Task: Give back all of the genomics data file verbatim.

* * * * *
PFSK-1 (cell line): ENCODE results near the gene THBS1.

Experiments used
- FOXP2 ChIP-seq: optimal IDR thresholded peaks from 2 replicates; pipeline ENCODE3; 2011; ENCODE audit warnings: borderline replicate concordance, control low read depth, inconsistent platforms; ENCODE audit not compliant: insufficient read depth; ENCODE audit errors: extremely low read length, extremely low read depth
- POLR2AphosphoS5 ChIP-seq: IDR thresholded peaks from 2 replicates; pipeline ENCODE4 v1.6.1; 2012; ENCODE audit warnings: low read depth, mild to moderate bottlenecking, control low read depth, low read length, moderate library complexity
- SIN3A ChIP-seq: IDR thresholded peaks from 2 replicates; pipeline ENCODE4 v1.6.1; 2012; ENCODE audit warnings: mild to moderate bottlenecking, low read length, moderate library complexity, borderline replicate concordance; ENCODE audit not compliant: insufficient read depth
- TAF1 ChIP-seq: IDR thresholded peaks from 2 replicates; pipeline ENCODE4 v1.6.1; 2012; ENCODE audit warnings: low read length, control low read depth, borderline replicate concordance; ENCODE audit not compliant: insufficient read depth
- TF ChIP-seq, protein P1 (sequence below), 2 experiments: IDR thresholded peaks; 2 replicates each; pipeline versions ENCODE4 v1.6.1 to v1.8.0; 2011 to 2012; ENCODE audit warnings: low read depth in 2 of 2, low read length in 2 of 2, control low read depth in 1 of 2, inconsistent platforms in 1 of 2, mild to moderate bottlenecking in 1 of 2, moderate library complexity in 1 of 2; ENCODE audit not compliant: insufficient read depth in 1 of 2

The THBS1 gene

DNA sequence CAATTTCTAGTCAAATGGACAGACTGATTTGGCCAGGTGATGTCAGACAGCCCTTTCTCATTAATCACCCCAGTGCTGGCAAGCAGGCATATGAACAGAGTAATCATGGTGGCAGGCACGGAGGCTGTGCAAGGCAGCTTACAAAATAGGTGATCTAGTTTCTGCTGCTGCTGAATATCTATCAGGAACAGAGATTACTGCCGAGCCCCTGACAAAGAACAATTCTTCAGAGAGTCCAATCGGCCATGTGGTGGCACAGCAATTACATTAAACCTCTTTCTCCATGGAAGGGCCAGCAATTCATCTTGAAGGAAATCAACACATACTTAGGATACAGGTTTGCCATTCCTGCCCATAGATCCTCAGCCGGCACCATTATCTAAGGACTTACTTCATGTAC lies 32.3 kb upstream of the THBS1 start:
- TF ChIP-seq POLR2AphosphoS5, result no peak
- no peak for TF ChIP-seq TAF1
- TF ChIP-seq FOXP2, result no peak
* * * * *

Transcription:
PFSK-1 (cell line): ENCODE results near the gene THBS1.

Experiments used
- FOXP2 ChIP-seq: optimal IDR thresholded peaks from 2 replicates; pipeline ENCODE3; 2011; ENCODE audit warnings: borderline replicate concordance, control low read depth, inconsistent platforms; ENCODE audit not compliant: insufficient read depth; ENCODE audit errors: extremely low read length, extremely low read depth
- POLR2AphosphoS5 ChIP-seq: IDR thresholded peaks from 2 replicates; pipeline ENCODE4 v1.6.1; 2012; ENCODE audit warnings: low read depth, mild to moderate bottlenecking, control low read depth, low read length, moderate library complexity
- SIN3A ChIP-seq: IDR thresholded peaks from 2 replicates; pipeline ENCODE4 v1.6.1; 2012; ENCODE audit warnings: mild to moderate bottlenecking, low read length, moderate library complexity, borderline replicate concordance; ENCODE audit not compliant: insufficient read depth
- TAF1 ChIP-seq: IDR thresholded peaks from 2 replicates; pipeline ENCODE4 v1.6.1; 2012; ENCODE audit warnings: low read length, control low read depth, borderline replicate concordance; ENCODE audit not compliant: insufficient read depth
- TF ChIP-seq, protein P1 (sequence below), 2 experiments: IDR thresholded peaks; 2 replicates each; pipeline versions ENCODE4 v1.6.1 to v1.8.0; 2011 to 2012; ENCODE audit warnings: low read depth in 2 of 2, low read length in 2 of 2, control low read depth in 1 of 2, inconsistent platforms in 1 of 2, mild to moderate bottlenecking in 1 of 2, moderate library complexity in 1 of 2; ENCODE audit not compliant: insufficient read depth in 1 of 2

The THBS1 gene

DNA sequence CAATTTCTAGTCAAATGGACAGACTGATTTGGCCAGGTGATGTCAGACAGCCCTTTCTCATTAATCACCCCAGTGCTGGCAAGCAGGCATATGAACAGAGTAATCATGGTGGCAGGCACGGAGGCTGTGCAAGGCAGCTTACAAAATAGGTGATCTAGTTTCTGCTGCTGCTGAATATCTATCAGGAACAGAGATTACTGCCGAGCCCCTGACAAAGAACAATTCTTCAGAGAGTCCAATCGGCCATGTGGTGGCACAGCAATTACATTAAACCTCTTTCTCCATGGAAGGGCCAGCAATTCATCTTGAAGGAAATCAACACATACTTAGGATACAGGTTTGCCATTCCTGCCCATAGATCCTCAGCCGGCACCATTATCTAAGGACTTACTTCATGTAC lies 32.3 kb upstream of the THBS1 start:
- TF ChIP-seq POLR2AphosphoS5, result no peak
- no peak for TF ChIP-seq TAF1
- TF ChIP-seq FOXP2, result no peak